Submitted to: Environmental Pollution
Publication Type: Peer Reviewed Journal
Publication Acceptance Date: 3/14/2012
Publication Date: 4/20/2012
Citation: Burkey, K.O., Booker, F.L., Ainsworth, E.A., Nelson, R.L. 2012. Field assessment of a snap bean ozone bioindicator system under elevated ozone and carbon dioxide in a free air system. Environmental Pollution. 166:167-171.
Interpretive Summary: Ozone is an air pollutant that is toxic to plants, causing visible injury to foliage and a reduction in the growth and yield of many agronomic, horticultural and forest species. Ground level ozone is formed during reactions catalyzed by sunlight between oxygen in the air and volatile hydrocarbons and nitrogen oxides produced during fossil fuel combustion. Although frequently considered an urban problem, ozone is actually a regional problem because weather systems transport the pollutants into agricultural areas and forests. The impact of ozone for a specific location and growing season is difficult to assess due to the lack of an appropriate “clean air” reference. In this study, ozone sensitive (S156) and tolerant (R123) genotypes of snap bean that produce similar yields under “clean air” conditions were tested for development of a plant bioindicator system capable of detecting ozone effects at current levels of air pollution. Plants were exposed under field conditions to elevated levels of ozone, carbon dioxide, and the two gases in combination using Free Air Concentration Enrichment (FACE) technology at the SoyFACE site in Illinois. Elevated ozone reduced pod yield for S156 by 63%, but did not affect R123 yield. The S156/R123 yield ratio was identified as a potentially useful measurement to assess air pollution impacts on crops in a range of settings from highly managed experimental plots to agricultural fields.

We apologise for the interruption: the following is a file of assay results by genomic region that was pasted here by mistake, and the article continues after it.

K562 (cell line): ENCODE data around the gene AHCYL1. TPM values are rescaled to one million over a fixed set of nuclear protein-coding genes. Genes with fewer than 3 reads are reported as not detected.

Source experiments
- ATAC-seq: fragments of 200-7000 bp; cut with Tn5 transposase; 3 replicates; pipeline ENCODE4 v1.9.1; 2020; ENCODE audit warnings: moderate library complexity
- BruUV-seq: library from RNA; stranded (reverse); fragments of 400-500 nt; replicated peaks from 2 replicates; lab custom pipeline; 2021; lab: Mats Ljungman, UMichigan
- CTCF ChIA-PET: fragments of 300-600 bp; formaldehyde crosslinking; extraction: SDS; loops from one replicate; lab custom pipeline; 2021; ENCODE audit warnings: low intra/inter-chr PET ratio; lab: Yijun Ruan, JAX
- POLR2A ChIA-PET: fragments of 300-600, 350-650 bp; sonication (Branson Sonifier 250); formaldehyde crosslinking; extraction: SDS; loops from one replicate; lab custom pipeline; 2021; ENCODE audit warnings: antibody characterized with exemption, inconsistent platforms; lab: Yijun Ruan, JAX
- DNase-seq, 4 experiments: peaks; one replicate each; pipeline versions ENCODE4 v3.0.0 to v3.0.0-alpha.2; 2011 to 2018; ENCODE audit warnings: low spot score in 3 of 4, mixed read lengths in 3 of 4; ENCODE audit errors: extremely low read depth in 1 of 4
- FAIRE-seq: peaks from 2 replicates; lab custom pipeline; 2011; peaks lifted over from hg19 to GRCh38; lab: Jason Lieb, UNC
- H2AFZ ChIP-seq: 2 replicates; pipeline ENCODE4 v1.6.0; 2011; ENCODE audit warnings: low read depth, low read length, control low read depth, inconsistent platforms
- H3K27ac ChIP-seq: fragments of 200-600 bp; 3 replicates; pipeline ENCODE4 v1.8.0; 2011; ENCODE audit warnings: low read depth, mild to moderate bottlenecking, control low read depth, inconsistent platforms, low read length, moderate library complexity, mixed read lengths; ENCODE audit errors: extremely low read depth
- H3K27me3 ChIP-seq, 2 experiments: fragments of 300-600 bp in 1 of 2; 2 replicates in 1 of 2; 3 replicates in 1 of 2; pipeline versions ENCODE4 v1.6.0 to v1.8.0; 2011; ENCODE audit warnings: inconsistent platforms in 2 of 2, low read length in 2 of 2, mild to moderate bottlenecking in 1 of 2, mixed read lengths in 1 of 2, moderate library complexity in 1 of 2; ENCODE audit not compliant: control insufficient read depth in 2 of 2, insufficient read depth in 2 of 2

Technical Abstract: Ozone-sensitive (S156) and -tolerant (R123 and R331) genotypes of snap bean (Phaseolus vulgaris L.) were tested as a plant bioindicator system for detecting O3 effects at current and future levels of tropospheric O3 and atmospheric CO2 under field conditions. Plants were exposed to reciprocal combinations of ambient and elevated levels of O3 and CO2 using Free Air Concentration Enrichment technology. Under seasonal ambient O3 concentrations marginal for injury, pod yields were not significantly different among genotypes. However, elevated O3 reduced pod yields for S156 (63%) and R331 (37%), but did not affect R123 yield. Complete amelioration of the O3 effect occurred in the O3+CO2 treatment. The S156/R123 yield ratio was identified as a useful measurement to assess O3 impacts with potential applications in diverse settings from highly managed experimental plots to agricultural fields.